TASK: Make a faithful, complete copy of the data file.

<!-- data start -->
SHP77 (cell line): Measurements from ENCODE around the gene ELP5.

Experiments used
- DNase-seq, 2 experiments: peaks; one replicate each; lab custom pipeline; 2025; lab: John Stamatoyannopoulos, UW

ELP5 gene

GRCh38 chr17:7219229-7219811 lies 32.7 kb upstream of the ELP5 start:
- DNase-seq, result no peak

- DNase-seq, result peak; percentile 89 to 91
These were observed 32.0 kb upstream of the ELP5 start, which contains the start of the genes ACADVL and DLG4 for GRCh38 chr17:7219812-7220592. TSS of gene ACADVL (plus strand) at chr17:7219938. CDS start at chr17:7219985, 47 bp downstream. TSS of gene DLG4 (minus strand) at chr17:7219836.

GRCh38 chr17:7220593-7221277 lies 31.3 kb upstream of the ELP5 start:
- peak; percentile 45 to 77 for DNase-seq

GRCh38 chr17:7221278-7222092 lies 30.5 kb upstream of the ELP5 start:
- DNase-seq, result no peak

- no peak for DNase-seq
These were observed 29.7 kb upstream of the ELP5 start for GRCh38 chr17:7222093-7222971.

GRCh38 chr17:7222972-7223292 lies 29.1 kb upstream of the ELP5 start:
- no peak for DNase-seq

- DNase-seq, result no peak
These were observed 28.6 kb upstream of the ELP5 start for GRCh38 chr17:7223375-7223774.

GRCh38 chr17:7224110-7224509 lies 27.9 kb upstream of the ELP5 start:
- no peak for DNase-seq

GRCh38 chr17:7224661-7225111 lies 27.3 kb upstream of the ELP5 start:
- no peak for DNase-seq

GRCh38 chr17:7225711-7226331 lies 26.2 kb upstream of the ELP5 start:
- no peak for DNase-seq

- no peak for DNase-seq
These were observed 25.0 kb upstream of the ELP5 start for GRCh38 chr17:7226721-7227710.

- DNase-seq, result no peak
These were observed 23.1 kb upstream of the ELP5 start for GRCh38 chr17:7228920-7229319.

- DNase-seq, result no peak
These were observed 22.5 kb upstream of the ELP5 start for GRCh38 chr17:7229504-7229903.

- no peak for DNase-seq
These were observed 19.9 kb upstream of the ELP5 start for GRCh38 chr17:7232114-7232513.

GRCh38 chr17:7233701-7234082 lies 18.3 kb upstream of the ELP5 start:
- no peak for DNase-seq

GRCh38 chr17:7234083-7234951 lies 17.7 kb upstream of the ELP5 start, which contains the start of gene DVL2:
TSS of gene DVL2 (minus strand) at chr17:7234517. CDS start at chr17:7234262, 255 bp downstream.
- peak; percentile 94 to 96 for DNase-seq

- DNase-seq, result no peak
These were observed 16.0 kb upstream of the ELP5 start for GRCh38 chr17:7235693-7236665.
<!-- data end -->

SHP77 (cell line): Measurements from ENCODE around the gene ELP5.

Experiments used
- DNase-seq, 2 experiments: peaks; one replicate each; lab custom pipeline; 2025; lab: John Stamatoyannopoulos, UW

ELP5 gene

GRCh38 chr17:7219229-7219811 lies 32.7 kb upstream of the ELP5 start:
- DNase-seq, result no peak

- DNase-seq, result peak; percentile 89 to 91
These were observed 32.0 kb upstream of the ELP5 start, which contains the start of the genes ACADVL and DLG4 for GRCh38 chr17:7219812-7220592. TSS of gene ACADVL (plus strand) at chr17:7219938. CDS start at chr17:7219985, 47 bp downstream. TSS of gene DLG4 (minus strand) at chr17:7219836.

GRCh38 chr17:7220593-7221277 lies 31.3 kb upstream of the ELP5 start:
- peak; percentile 45 to 77 for DNase-seq

GRCh38 chr17:7221278-7222092 lies 30.5 kb upstream of the ELP5 start:
- DNase-seq, result no peak

- no peak for DNase-seq
These were observed 29.7 kb upstream of the ELP5 start for GRCh38 chr17:7222093-7222971.

GRCh38 chr17:7222972-7223292 lies 29.1 kb upstream of the ELP5 start:
- no peak for DNase-seq

- DNase-seq, result no peak
These were observed 28.6 kb upstream of the ELP5 start for GRCh38 chr17:7223375-7223774.

GRCh38 chr17:7224110-7224509 lies 27.9 kb upstream of the ELP5 start:
- no peak for DNase-seq

GRCh38 chr17:7224661-7225111 lies 27.3 kb upstream of the ELP5 start:
- no peak for DNase-seq

GRCh38 chr17:7225711-7226331 lies 26.2 kb upstream of the ELP5 start:
- no peak for DNase-seq

- no peak for DNase-seq
These were observed 25.0 kb upstream of the ELP5 start for GRCh38 chr17:7226721-7227710.

- DNase-seq, result no peak
These were observed 23.1 kb upstream of the ELP5 start for GRCh38 chr17:7228920-7229319.

- DNase-seq, result no peak
These were observed 22.5 kb upstream of the ELP5 start for GRCh38 chr17:7229504-7229903.

- no peak for DNase-seq
These were observed 19.9 kb upstream of the ELP5 start for GRCh38 chr17:7232114-7232513.

GRCh38 chr17:7233701-7234082 lies 18.3 kb upstream of the ELP5 start:
- no peak for DNase-seq

GRCh38 chr17:7234083-7234951 lies 17.7 kb upstream of the ELP5 start, which contains the start of gene DVL2:
TSS of gene DVL2 (minus strand) at chr17:7234517. CDS start at chr17:7234262, 255 bp downstream.
- peak; percentile 94 to 96 for DNase-seq

- DNase-seq, result no peak
These were observed 16.0 kb upstream of the ELP5 start for GRCh38 chr17:7235693-7236665.